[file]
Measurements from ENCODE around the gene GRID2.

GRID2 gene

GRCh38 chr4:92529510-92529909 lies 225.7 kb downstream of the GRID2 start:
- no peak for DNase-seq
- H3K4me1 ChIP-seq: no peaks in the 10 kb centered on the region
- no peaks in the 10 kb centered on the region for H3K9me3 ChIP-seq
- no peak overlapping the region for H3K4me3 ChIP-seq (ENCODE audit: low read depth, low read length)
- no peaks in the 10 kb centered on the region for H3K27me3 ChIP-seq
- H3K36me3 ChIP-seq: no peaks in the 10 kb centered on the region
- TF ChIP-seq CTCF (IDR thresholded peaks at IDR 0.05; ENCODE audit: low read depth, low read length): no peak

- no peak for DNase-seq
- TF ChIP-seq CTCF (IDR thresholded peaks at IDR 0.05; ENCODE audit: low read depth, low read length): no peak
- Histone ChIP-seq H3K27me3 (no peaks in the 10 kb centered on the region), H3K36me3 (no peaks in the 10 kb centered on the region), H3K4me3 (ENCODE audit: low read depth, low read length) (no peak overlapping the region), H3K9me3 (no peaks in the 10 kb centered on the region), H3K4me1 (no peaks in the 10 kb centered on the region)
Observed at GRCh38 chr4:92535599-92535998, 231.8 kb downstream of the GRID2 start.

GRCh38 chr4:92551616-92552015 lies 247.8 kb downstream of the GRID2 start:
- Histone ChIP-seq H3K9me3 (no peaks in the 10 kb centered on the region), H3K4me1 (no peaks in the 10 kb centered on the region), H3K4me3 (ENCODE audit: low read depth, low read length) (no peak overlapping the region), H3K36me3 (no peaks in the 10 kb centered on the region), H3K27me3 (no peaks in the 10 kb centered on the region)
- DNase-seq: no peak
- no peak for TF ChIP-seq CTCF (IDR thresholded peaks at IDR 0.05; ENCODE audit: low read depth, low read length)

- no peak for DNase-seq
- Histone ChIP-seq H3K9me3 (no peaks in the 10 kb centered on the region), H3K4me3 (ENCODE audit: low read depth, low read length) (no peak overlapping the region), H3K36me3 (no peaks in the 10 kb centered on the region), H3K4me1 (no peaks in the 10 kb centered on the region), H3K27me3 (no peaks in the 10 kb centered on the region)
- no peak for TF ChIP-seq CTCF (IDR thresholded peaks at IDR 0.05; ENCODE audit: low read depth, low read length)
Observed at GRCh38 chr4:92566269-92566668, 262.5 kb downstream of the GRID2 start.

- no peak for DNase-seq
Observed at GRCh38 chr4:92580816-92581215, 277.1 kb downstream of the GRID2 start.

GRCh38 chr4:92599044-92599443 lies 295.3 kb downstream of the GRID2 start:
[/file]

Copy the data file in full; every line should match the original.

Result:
Measurements from ENCODE around the gene GRID2.

GRID2 gene

GRCh38 chr4:92529510-92529909 lies 225.7 kb downstream of the GRID2 start:
- no peak for DNase-seq
- H3K4me1 ChIP-seq: no peaks in the 10 kb centered on the region
- no peaks in the 10 kb centered on the region for H3K9me3 ChIP-seq
- no peak overlapping the region for H3K4me3 ChIP-seq (ENCODE audit: low read depth, low read length)
- no peaks in the 10 kb centered on the region for H3K27me3 ChIP-seq
- H3K36me3 ChIP-seq: no peaks in the 10 kb centered on the region
- TF ChIP-seq CTCF (IDR thresholded peaks at IDR 0.05; ENCODE audit: low read depth, low read length): no peak

- no peak for DNase-seq
- TF ChIP-seq CTCF (IDR thresholded peaks at IDR 0.05; ENCODE audit: low read depth, low read length): no peak
- Histone ChIP-seq H3K27me3 (no peaks in the 10 kb centered on the region), H3K36me3 (no peaks in the 10 kb centered on the region), H3K4me3 (ENCODE audit: low read depth, low read length) (no peak overlapping the region), H3K9me3 (no peaks in the 10 kb centered on the region), H3K4me1 (no peaks in the 10 kb centered on the region)
Observed at GRCh38 chr4:92535599-92535998, 231.8 kb downstream of the GRID2 start.

GRCh38 chr4:92551616-92552015 lies 247.8 kb downstream of the GRID2 start:
- Histone ChIP-seq H3K9me3 (no peaks in the 10 kb centered on the region), H3K4me1 (no peaks in the 10 kb centered on the region), H3K4me3 (ENCODE audit: low read depth, low read length) (no peak overlapping the region), H3K36me3 (no peaks in the 10 kb centered on the region), H3K27me3 (no peaks in the 10 kb centered on the region)
- DNase-seq: no peak
- no peak for TF ChIP-seq CTCF (IDR thresholded peaks at IDR 0.05; ENCODE audit: low read depth, low read length)

- no peak for DNase-seq
- Histone ChIP-seq H3K9me3 (no peaks in the 10 kb centered on the region), H3K4me3 (ENCODE audit: low read depth, low read length) (no peak overlapping the region), H3K36me3 (no peaks in the 10 kb centered on the region), H3K4me1 (no peaks in the 10 kb centered on the region), H3K27me3 (no peaks in the 10 kb centered on the region)
- no peak for TF ChIP-seq CTCF (IDR thresholded peaks at IDR 0.05; ENCODE audit: low read depth, low read length)
Observed at GRCh38 chr4:92566269-92566668, 262.5 kb downstream of the GRID2 start.

- no peak for DNase-seq
Observed at GRCh38 chr4:92580816-92581215, 277.1 kb downstream of the GRID2 start.

GRCh38 chr4:92599044-92599443 lies 295.3 kb downstream of the GRID2 start: